Stone had nine points, four rebounds and two blocks. Layman, who hit just 5-of-15 shots, had 11 points, seven rebounds, two assists and two blocks.
Iowa, which was 9-of-15 at the stripe, was just 4-of-6 in the final 20 minutes. Peter Jok led the Hawkeyes with 14 points.
“We always try to play that way,” Turgeon said of Maryland’s ability to get to the free throw line. “I thought we had the floor spread a little better. We were getting downhill. I’m always trying to get inside, trying to get the guys to drive the ball, especially the way we’ve been shooting it the last few games. That was the difference.”
Maryland’s defense did the rest. The Terps held Iowa to 13-of-35 shooting (37.1 percent) in the second half and the Hawkeyes were just 3-of-15 from 3-point range. For the game, they shot 42.9 percent overall and 20.8 percent from deep (5-of-24). Uthoff was a miserable 2-of-13 for a season-low nine points, thanks to Carter and Layman, and skilled swingman Jok just 5-of-12, courtesy of Sulaimon.
“I thought they were locked in defensively and on the glass,” said Iowa coach Fran McCaffery. “They executed better than we did for stretches of the game. They were up on us, and active. They were physical and moved their feet. It’s harder to score.”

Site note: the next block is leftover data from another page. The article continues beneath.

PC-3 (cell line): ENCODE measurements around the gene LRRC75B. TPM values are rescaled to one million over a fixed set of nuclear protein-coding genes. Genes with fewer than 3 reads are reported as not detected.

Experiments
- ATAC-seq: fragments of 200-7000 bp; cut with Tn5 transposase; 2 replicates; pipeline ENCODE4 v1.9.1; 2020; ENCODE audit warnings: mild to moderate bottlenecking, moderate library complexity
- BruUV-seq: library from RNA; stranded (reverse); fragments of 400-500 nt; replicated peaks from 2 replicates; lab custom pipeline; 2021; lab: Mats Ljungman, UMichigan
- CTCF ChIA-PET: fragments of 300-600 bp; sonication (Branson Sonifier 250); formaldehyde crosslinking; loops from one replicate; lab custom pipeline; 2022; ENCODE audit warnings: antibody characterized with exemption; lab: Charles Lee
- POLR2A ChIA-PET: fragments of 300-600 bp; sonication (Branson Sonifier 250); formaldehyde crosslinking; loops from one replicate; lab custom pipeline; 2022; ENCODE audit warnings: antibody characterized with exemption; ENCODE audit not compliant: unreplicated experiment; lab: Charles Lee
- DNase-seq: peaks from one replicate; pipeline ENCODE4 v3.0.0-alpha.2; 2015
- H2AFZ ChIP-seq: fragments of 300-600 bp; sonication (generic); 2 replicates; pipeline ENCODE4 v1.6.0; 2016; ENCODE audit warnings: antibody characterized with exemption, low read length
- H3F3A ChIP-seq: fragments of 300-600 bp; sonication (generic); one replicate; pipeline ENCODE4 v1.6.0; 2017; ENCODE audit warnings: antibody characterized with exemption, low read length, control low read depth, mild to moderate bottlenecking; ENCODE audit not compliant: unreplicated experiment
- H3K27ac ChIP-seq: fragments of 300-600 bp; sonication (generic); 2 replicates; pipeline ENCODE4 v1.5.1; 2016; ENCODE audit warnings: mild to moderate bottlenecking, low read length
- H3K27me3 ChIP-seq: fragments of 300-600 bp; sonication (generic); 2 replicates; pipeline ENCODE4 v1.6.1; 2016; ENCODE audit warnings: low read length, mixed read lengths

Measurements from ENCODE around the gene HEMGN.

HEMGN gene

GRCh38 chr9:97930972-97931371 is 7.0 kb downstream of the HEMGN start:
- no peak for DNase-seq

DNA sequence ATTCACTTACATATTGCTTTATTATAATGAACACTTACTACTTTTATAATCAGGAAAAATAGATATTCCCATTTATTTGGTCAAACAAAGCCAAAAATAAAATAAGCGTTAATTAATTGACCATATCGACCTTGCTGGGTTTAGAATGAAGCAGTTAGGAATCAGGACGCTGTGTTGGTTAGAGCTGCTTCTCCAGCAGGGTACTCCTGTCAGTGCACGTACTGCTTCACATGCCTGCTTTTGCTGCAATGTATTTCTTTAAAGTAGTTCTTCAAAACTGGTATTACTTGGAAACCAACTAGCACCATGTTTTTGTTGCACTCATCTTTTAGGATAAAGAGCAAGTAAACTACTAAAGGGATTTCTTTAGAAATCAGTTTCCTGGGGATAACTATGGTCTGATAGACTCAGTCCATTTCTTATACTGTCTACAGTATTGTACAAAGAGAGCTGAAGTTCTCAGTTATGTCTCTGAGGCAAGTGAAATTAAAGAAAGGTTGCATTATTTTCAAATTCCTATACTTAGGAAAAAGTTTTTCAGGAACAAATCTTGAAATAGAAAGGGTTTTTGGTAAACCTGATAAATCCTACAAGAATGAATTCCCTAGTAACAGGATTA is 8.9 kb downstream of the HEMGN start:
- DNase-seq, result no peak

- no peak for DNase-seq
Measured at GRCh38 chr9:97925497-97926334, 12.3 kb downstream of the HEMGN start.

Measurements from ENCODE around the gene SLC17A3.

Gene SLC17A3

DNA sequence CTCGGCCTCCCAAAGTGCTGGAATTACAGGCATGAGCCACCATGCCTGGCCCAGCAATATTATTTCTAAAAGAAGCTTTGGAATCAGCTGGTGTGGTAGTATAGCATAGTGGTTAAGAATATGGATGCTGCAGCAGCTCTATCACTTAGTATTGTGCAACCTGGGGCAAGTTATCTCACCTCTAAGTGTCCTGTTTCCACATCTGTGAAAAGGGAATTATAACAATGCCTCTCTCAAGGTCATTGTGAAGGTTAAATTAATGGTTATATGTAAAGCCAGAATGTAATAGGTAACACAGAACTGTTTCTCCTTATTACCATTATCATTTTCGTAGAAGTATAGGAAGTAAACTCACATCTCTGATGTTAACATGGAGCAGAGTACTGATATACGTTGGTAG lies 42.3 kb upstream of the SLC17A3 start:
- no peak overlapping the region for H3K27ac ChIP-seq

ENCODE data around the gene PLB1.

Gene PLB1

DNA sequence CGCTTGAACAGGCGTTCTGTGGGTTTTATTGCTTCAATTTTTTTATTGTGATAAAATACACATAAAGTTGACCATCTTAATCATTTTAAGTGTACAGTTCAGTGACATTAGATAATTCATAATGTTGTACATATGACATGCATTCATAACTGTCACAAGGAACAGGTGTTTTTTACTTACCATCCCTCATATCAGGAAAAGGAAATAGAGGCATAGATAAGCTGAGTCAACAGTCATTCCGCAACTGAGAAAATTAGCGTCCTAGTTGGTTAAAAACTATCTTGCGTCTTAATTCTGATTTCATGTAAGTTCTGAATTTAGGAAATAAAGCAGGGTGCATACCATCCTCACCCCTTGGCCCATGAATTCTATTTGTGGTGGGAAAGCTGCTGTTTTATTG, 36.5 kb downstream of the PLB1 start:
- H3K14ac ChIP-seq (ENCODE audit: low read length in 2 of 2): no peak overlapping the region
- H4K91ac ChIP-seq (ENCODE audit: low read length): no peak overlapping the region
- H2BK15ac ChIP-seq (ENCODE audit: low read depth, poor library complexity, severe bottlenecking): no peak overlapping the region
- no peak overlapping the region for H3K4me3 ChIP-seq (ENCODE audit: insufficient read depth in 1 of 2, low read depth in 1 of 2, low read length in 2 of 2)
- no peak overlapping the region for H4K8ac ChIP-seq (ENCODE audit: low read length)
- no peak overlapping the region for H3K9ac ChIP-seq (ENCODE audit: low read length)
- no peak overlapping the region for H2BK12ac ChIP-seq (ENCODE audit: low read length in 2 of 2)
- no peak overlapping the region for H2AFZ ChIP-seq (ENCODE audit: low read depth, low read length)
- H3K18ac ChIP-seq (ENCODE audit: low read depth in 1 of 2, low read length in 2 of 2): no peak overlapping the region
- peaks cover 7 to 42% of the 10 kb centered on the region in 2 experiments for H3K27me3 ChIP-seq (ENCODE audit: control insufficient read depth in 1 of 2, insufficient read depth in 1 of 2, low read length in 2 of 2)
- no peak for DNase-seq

Turgeon said he thought his Terps looked fresher thanks to some time off for the team since the loss at Michigan State Saturday when a raucous crowd at the Breslin Center may have made a difference. “I think the whole world that cares about Maryland basketball was in a panic, and we weren’t,” he said. “We took two days off. We went harder Tuesday and we took yesterday off. We’re in a grind-session right now. We’ve got a tough schedule ahead of us.”
Woodbury and Stone, settling into a low-post grudge match, went at it midway through the second half, two big, talented players battling. Woodbury scored inside at 8:10, to put Iowa up 50-49, but down at the other end, Stone drew a fourth foul on him and put Maryland back in front with two free throws. The two teams traded the lead, a Carter jumper putting Maryland ahead for good, and then Stone getting a steal and feeding Sulaimon for a fastbreak score to make it 55-52 at 6:31, the biggest lead for either team in over four minutes.